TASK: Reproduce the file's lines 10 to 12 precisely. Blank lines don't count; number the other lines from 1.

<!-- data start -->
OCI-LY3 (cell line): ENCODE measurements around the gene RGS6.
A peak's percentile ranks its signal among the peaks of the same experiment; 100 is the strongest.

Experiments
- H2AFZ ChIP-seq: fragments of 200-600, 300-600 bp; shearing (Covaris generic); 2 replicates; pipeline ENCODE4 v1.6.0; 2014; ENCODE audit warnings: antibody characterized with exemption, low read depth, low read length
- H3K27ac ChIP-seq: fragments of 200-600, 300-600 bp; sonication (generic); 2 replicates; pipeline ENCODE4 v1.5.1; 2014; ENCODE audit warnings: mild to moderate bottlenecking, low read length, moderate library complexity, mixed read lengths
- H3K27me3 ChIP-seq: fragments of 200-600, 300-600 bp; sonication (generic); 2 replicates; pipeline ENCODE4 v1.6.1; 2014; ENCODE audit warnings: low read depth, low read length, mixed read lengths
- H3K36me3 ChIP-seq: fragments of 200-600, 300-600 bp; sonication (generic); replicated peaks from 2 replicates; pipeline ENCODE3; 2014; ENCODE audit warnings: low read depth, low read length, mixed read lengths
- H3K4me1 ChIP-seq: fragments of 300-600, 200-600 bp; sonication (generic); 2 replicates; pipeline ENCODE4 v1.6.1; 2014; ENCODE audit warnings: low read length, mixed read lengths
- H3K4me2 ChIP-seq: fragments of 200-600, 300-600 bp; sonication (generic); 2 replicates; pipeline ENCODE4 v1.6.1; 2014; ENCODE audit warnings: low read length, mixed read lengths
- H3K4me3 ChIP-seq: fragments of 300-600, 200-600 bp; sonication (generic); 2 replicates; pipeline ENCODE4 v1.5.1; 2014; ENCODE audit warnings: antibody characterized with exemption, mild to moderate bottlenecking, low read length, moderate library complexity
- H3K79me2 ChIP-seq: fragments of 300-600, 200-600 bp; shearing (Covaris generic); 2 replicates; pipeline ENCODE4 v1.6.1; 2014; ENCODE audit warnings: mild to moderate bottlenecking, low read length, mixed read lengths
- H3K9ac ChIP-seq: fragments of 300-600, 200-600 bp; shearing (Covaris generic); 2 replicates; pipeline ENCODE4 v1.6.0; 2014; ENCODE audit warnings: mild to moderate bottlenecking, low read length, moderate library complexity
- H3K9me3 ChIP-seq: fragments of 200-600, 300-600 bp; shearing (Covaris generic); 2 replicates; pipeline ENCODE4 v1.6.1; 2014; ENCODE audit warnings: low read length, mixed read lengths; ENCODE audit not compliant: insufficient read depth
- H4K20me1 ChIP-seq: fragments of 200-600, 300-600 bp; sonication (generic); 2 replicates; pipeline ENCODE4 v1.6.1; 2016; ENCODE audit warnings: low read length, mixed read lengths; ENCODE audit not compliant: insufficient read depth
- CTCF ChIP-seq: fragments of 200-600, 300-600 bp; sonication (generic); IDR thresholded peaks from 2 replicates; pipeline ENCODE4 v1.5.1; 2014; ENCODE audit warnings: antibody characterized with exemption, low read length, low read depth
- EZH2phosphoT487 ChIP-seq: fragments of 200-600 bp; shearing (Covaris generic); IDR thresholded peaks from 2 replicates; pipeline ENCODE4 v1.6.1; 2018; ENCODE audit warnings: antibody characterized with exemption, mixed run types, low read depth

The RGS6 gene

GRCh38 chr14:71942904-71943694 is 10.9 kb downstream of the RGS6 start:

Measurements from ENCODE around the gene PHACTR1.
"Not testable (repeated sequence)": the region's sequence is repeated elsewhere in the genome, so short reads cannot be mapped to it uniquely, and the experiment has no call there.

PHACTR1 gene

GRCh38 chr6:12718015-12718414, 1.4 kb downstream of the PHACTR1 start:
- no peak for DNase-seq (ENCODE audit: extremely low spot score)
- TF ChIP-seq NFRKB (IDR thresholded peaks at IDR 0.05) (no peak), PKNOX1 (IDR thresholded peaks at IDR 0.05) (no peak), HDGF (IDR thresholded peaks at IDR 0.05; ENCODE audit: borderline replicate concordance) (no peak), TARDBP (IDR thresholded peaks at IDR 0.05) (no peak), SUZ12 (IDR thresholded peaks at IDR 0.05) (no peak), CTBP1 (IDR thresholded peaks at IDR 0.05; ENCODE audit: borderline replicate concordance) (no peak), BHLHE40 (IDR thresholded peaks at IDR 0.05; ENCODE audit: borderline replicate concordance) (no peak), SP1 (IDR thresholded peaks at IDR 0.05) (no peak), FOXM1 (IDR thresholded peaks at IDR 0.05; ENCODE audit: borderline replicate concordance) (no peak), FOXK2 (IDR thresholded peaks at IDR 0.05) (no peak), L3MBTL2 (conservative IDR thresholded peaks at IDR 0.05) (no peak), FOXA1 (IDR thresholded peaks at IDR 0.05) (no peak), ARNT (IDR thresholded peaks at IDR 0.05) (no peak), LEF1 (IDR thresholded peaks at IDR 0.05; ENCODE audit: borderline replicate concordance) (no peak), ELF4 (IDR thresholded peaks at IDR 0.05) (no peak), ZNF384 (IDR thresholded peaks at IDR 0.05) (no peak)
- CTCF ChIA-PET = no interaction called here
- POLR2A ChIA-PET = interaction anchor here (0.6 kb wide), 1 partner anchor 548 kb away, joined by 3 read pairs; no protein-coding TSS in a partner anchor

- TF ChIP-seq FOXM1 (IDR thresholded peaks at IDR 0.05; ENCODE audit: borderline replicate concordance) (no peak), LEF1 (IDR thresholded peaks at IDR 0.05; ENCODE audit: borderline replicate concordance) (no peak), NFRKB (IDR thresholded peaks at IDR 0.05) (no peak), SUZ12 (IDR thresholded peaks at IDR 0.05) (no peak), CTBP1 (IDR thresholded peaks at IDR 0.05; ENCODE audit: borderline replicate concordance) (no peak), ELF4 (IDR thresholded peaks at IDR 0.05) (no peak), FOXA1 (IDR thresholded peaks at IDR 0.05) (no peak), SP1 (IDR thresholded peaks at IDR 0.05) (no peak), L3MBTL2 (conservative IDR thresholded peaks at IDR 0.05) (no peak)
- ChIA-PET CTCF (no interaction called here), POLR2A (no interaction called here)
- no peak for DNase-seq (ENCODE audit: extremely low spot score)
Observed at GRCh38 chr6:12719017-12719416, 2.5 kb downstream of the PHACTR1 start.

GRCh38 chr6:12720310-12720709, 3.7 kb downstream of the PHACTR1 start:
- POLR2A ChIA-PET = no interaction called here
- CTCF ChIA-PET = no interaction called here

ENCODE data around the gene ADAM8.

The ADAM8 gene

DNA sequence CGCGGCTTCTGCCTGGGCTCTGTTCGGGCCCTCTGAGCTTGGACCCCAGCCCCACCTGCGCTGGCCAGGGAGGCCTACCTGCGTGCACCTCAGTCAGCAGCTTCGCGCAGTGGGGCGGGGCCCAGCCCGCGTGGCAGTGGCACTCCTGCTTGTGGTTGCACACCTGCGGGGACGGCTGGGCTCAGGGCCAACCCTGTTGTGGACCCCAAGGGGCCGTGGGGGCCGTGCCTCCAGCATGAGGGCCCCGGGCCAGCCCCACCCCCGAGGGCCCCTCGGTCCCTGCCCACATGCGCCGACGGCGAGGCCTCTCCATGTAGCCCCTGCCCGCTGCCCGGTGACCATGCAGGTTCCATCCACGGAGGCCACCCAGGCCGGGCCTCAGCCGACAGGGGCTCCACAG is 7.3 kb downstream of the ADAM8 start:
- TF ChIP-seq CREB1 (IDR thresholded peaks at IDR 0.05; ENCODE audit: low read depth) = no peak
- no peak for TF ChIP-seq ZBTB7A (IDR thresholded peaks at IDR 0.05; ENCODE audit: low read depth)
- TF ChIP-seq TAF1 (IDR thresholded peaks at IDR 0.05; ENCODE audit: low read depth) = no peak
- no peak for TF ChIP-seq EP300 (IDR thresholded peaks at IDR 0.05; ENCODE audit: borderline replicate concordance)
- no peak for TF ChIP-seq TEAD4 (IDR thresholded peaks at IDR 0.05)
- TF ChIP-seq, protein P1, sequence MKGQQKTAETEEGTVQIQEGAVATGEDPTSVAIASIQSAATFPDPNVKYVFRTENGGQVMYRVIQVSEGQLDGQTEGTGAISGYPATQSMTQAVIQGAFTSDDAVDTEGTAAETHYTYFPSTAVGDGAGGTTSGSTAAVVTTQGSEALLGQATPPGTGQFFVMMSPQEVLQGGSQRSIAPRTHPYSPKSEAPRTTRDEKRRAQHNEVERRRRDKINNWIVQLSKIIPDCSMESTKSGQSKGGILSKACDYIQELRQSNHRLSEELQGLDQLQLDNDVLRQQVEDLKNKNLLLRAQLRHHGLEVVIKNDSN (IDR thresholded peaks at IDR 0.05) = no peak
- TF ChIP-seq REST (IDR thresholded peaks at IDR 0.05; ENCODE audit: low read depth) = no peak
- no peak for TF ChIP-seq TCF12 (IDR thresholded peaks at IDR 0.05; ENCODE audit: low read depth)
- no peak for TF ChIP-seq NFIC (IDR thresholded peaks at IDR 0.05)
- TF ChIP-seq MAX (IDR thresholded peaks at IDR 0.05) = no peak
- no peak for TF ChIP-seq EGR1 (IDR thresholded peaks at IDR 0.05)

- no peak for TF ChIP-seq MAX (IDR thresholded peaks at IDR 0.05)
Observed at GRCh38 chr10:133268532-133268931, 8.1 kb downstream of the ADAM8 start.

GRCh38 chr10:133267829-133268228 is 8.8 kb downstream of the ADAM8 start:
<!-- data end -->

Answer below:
- H3K4me3 ChIP-seq: fragments of 300-600, 200-600 bp; sonication (generic); 2 replicates; pipeline ENCODE4 v1.5.1; 2014; ENCODE audit warnings: antibody characterized with exemption, mild to moderate bottlenecking, low read length, moderate library complexity
- H3K79me2 ChIP-seq: fragments of 300-600, 200-600 bp; shearing (Covaris generic); 2 replicates; pipeline ENCODE4 v1.6.1; 2014; ENCODE audit warnings: mild to moderate bottlenecking, low read length, mixed read lengths
- H3K9ac ChIP-seq: fragments of 300-600, 200-600 bp; shearing (Covaris generic); 2 replicates; pipeline ENCODE4 v1.6.0; 2014; ENCODE audit warnings: mild to moderate bottlenecking, low read length, moderate library complexity